Men’s basketball looks to get season back on track against No. 13 LSU

Alabama guards Jahvon Quinerly (13) and Jaden Shackelford (5) talk with Alabama head coach Nate Oats during Alabama’s matchup with Auburn on Jan. 11.

David Gray / CW

Alabama guards Jahvon Quinerly (13) and Jaden Shackelford (5) talk with Alabama head coach Nate Oats during Alabama’s matchup with Auburn on Jan. 11.

Austin Hannon, Staff Reporter

The Alabama men’s basketball season has reached its tipping point.

After three straight losses, the now-unranked Crimson Tide (11-6) return home to take on the No. 13 LSU Tigers (15-2).

It has been a season full of ups and downs for Alabama. The Crimson Tide started the season 8-1 and were ranked sixth in the country. Now Alabama is 11-6.

“It’s a long season,” Alabama guard Keon Ellis said. “Mistakes are going to be made. We know what we’re capable of. We have some great wins, just with some bad losses.”

The Tigers are in a similar situation. Like Alabama, they started well. The Tigers were 12-0 in nonconference play but have since lost two SEC games, including their most recent matchup at home to Arkansas on Jan. 15.

Even with the Tigers’ two SEC losses, Alabama is more desperate for a win.

After the Crimson Tide’s disappointing loss to Missouri, they have lost to No. 2 Auburn and Mississippi State by a combined 6 points.

After declaring the game in Starkville a “must-win,” Alabama head coach Nate Oats was disappointed.

“We’ve got to get our stuff in order,” Oats said. “We got to get to the point of playing hard every day. LSU’s probably not exactly what we need, but the SEC doesn’t present an easy schedule. I think if we can make them play in the half court, we’ll be alright.”

In order to take down the Tigers, the shots will have to start falling. The Crimson Tide hasn’t made more than 10 3-pointers since the Davidson game on Dec. 21.

Guard Jaden Shackelford is shooting 11-for-43 from deep in the last five games. Guard Jahvon Quinerly is shooting less than 25% from 3-point range this season.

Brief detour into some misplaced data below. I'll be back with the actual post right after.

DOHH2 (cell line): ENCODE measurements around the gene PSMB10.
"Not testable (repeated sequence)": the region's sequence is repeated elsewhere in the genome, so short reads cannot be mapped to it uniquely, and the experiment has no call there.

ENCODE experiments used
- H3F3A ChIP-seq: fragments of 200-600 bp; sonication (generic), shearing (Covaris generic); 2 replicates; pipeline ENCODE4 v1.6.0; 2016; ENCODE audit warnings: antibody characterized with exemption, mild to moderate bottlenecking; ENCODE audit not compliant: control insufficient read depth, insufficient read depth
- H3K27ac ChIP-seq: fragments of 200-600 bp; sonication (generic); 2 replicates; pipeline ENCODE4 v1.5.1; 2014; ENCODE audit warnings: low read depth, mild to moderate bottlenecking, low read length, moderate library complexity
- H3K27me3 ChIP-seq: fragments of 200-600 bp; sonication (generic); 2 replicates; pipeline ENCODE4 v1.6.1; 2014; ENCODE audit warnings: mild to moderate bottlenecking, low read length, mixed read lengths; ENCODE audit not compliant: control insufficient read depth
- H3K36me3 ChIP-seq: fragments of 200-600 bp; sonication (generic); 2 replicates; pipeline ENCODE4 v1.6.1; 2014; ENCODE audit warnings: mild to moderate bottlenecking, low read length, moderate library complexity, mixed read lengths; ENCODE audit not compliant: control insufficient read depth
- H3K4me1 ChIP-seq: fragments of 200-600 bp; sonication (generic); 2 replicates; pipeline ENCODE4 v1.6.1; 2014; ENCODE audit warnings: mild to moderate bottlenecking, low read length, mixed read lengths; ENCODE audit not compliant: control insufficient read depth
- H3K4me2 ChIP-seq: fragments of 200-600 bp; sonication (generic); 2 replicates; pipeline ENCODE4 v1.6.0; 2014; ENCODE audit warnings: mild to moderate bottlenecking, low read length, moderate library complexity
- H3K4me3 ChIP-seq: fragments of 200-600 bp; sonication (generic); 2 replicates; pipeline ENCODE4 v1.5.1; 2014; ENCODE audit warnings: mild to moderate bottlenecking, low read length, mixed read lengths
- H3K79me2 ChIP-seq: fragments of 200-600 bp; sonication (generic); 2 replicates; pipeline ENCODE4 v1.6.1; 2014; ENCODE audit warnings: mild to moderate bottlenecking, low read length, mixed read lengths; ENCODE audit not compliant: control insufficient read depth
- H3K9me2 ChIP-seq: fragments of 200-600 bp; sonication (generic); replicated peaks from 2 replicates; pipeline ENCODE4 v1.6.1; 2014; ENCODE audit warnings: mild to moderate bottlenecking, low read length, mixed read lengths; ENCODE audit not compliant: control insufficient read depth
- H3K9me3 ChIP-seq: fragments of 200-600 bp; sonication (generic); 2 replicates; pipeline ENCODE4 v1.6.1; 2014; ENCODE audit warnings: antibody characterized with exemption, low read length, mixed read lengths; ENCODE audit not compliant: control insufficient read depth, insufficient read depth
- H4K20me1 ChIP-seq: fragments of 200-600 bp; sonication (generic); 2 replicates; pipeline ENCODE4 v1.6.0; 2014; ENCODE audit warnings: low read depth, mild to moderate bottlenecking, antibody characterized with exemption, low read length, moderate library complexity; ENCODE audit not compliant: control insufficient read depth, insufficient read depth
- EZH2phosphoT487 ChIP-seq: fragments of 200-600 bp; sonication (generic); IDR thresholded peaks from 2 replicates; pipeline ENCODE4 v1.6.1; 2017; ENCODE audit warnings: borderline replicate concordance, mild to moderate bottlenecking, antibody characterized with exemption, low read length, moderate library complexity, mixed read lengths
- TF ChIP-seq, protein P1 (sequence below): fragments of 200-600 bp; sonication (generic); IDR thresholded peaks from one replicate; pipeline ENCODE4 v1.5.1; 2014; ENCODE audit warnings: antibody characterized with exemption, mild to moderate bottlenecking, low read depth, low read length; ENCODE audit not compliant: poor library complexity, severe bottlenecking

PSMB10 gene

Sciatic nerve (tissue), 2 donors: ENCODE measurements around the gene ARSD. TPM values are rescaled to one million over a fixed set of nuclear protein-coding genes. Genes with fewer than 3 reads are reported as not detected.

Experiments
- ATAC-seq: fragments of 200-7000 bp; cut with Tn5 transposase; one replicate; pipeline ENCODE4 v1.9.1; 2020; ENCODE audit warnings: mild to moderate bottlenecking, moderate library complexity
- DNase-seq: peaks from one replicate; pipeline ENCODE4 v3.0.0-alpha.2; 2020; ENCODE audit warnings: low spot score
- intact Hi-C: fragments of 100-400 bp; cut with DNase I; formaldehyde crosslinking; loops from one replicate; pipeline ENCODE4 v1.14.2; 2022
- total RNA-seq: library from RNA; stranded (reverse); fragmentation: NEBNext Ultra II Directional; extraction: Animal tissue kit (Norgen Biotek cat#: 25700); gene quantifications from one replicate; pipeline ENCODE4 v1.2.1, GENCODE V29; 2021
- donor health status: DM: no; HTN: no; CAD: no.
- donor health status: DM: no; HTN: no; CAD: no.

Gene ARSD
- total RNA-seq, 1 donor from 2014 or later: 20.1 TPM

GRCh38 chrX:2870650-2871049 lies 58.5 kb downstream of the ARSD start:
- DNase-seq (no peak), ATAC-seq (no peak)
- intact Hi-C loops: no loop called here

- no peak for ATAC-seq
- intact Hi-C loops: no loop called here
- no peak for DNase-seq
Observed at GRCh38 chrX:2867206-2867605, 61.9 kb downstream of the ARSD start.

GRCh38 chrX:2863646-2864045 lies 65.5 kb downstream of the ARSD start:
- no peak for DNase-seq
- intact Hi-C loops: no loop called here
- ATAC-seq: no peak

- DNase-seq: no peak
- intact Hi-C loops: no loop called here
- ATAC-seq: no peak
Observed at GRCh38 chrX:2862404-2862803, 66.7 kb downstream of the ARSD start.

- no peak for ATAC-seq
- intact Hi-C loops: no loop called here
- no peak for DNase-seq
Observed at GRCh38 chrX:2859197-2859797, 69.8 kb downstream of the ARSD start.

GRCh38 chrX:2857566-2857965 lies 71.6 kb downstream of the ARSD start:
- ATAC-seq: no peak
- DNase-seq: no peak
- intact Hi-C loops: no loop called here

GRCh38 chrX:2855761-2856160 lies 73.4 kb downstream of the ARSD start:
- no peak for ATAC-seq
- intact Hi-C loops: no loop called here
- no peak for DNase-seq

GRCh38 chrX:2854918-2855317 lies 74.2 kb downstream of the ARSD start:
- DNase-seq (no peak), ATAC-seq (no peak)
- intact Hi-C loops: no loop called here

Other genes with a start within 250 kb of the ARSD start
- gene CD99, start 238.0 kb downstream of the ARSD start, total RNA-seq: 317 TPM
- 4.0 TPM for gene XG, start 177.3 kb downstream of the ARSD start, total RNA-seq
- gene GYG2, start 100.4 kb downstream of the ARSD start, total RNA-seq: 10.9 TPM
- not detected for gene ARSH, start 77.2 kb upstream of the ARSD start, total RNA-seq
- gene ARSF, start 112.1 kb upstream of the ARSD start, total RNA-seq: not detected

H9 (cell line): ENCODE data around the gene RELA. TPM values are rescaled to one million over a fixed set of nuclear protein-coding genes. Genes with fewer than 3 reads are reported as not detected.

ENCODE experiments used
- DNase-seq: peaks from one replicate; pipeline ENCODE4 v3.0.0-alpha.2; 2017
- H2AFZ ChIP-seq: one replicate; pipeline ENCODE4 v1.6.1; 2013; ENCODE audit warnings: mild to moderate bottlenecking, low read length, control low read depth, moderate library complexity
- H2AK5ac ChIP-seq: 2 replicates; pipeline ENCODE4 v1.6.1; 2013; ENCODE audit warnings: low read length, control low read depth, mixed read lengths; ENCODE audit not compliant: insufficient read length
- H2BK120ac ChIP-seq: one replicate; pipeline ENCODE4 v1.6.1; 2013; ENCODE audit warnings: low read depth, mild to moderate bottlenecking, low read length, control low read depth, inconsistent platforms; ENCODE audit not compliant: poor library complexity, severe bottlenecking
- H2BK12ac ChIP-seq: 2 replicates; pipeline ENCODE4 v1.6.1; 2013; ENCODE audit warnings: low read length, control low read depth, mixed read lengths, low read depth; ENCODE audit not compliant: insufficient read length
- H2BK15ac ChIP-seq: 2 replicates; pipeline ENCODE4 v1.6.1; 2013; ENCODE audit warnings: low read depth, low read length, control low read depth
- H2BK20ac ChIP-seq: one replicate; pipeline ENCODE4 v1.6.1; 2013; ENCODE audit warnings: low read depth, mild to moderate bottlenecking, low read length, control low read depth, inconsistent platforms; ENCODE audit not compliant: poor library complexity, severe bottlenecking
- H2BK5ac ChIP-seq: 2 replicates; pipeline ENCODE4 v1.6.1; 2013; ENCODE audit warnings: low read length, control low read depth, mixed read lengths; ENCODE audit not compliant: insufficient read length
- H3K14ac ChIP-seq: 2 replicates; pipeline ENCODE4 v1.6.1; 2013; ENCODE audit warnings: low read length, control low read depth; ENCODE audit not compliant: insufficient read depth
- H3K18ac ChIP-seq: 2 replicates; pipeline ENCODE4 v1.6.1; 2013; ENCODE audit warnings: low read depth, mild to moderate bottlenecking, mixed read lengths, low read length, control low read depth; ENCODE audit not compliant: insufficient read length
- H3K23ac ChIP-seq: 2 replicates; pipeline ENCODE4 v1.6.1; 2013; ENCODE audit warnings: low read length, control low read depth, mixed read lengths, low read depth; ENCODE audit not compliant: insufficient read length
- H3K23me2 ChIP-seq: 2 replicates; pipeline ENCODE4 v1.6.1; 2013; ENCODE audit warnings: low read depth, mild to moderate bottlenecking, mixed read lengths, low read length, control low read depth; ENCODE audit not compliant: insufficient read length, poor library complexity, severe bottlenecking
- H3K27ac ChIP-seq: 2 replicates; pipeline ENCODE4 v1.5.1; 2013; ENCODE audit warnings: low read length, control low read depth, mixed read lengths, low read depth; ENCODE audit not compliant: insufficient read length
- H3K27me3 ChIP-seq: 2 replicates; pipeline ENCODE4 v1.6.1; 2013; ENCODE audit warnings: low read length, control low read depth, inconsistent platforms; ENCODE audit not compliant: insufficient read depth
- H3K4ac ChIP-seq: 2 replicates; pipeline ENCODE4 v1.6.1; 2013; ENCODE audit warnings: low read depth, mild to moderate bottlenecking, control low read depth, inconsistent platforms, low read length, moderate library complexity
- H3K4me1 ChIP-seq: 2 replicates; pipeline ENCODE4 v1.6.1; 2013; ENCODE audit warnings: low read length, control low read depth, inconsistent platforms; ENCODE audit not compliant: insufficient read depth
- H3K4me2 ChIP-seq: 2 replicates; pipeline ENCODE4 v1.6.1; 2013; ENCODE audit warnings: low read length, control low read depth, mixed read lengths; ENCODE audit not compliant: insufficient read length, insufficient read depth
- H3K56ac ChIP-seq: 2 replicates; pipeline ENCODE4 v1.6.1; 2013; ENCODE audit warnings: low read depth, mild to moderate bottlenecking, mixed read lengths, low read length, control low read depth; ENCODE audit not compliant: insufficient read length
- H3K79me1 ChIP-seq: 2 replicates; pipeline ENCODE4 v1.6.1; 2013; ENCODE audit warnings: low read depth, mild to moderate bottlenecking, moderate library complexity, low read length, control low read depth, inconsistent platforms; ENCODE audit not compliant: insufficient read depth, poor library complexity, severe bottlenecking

It won’t be easy against the Tigers, who are the top team in the country in defensive efficiency. LSU has only given up 70 or more points once this season. The Tigers are also first in the country in opponents’ field goal percentage and steals per game.

“We definitely have to become tougher,” Oats said. “We need to see guys being more physical, hustle after plays. We’ve seen it in practice, but we need to see it in games.”

On offense, LSU is a balanced attack. Transfers Tari Eason and Xavier Pinson combine for over 26 points per game. Eason transferred from Cincinnati, and Pinson played three years for Missouri.

In the middle is veteran Darius Days, who is averaging 14 points and 7.6 rebounds per game.

LSU head coach Will Wade is in his fifth season with the Tigers and has rejuvenated the program, holding a 101-44 record in Baton Rouge. In March 2019, Wade was indefinitely suspended after reportedly discussing a “large offer” to a recruit on an FBI wiretap. He was reinstated during the ongoing investigation.

It’s do-or-die time for the Crimson Tide.

“We’ve got to play with a sense of urgency,” Oats said. “If we give max effort for 40 minutes, we’ll give ourselves a great chance to win.”

Last season Alabama beat LSU three times, including in the SEC Tournament championship game.

The Tigers and Crimson Tide will play in their first of two meetings at Coleman Coliseum on Wednesday, Jan. 19, at 6 p.m. CT on ESPN2.